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If the coefficients of $2^{nd},3^{rd}\:and\:4^{th}$ terms in the expansion of $(1+x)^{2n} $ are in A.P., then $n=?$

$\begin{array}{1 1} 1 \\ \frac{5}{2} \\ \frac{7}{2} \\ No\;such\;n\;exists \end{array} $

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Given: $^{2n}C_1,^{2n}C_2, ^{2n}C_3$ are in A.P.
$\Rightarrow\:2.^{2n}C_2=^{2n}C_1+^{2n}C_3$
$\Rightarrow\:2.\large\frac{(2n)!}{(2n-2)!.2!}=\frac{(2n)!}{(2n-1)!}+\frac{(2n)!}{(2n-3)!.3!}$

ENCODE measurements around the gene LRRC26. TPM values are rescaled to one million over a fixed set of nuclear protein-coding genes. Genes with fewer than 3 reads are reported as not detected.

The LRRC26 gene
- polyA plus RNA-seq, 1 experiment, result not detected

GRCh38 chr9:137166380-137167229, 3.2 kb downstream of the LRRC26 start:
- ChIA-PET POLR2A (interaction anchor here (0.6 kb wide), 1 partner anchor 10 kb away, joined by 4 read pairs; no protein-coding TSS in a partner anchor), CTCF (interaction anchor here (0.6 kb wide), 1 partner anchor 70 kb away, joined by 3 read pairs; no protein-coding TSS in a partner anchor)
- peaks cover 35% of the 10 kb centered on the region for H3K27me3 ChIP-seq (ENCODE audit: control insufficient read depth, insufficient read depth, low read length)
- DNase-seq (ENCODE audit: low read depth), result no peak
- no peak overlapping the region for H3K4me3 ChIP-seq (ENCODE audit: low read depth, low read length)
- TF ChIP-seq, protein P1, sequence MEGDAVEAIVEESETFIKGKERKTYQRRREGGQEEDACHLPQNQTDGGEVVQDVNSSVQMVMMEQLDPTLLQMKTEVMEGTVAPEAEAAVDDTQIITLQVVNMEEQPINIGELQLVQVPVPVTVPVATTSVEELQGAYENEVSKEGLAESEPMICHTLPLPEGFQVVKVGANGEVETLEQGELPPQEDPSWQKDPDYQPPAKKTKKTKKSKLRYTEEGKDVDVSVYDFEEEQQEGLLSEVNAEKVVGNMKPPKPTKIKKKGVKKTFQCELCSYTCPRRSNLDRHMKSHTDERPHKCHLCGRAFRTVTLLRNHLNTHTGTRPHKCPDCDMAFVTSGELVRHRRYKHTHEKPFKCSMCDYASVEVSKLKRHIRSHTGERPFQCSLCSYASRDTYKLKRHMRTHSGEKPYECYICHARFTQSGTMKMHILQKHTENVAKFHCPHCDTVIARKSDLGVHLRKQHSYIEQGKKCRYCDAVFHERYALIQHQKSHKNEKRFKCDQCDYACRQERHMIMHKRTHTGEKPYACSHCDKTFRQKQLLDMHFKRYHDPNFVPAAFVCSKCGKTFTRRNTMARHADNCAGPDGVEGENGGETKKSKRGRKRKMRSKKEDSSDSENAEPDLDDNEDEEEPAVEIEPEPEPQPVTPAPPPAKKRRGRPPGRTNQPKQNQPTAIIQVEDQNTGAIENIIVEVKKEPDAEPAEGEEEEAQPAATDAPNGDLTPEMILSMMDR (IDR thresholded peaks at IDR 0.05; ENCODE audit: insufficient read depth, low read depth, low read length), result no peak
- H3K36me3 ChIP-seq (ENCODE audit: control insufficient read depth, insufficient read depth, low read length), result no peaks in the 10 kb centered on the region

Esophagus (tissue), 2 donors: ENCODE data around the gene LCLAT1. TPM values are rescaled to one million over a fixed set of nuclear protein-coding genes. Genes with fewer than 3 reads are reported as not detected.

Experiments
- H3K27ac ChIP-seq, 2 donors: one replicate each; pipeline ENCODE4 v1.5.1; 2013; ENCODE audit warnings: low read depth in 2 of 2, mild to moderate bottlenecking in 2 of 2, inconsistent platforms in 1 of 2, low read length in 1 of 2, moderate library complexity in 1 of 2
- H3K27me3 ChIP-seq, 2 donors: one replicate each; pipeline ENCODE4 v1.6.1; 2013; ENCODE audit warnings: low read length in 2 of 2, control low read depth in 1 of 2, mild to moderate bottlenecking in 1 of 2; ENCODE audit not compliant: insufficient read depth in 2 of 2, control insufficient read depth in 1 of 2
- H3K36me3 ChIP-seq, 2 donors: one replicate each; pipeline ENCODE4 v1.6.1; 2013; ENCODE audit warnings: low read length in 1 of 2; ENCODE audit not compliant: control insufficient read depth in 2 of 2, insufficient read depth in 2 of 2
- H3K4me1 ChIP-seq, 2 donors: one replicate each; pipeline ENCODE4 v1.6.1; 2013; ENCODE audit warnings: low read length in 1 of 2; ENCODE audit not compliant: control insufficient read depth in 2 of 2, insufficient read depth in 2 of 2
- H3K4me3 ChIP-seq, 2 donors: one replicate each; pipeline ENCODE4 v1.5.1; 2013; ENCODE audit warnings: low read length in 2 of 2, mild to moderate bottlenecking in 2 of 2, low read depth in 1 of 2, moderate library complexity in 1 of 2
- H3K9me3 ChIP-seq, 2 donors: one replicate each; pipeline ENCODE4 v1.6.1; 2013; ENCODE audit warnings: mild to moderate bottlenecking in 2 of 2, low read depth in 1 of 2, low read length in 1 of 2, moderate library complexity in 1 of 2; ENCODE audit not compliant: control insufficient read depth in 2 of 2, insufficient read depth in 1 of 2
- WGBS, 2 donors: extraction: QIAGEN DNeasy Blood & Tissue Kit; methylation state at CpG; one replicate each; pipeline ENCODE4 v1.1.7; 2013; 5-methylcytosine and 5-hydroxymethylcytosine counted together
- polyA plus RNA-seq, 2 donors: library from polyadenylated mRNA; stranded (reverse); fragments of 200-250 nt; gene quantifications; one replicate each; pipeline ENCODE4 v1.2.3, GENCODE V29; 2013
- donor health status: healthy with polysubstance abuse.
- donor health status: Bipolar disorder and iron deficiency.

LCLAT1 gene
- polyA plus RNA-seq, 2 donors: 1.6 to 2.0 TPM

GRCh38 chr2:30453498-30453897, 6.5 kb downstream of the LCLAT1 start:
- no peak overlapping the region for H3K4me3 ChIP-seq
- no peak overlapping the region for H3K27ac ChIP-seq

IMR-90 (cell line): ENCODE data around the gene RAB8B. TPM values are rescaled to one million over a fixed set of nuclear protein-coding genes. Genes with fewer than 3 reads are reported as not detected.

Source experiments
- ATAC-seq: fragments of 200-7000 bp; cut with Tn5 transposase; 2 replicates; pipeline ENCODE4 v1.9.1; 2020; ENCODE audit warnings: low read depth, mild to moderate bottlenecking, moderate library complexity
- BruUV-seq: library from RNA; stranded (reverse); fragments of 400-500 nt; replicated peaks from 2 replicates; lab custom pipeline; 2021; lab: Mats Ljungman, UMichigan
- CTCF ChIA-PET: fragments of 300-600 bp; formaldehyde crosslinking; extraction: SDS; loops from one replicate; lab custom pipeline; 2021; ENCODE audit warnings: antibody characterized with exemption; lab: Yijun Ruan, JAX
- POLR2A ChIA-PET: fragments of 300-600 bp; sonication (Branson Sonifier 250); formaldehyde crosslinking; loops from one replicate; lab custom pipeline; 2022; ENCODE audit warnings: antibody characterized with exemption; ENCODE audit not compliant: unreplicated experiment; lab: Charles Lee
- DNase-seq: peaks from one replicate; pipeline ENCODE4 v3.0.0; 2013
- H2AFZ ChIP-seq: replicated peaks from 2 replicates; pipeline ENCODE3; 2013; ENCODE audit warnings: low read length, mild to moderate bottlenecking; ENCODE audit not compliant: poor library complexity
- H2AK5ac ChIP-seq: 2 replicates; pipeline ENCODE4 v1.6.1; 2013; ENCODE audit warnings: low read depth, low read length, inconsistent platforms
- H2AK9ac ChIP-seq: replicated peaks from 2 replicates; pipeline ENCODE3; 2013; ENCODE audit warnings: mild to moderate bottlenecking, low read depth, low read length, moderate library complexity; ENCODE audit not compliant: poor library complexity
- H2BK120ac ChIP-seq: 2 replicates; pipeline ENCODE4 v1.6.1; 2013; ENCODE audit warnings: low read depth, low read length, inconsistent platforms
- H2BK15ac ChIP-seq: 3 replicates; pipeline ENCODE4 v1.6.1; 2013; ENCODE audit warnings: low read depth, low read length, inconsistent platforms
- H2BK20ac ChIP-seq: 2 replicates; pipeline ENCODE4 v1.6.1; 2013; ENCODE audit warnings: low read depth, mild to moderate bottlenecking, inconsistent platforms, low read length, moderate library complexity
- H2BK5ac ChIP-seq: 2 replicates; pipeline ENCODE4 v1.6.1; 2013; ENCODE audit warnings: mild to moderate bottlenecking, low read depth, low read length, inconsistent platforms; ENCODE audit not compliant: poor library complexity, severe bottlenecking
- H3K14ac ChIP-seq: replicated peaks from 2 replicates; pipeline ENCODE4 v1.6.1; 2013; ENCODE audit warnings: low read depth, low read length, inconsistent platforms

$\Rightarrow\:\large\frac{1}{2n-2}=\frac{6+(2n-1)(2n-2)}{3!.(2n-1)(2n-2)}$
$\Rightarrow\:12n-6=6+4n^2-6n+2$
$\Rightarrow\:4n^2-18n+14=0$
$\Rightarrow\:2n^2-9n+7=0$
$\Rightarrow\:n=1\:or\:n=\large\frac{7}{2}$
But since $n$ cannot be 1 $n=\large\frac{7}{2}$
answered Oct 1, 2013 by rvidyagovindarajan_1
 

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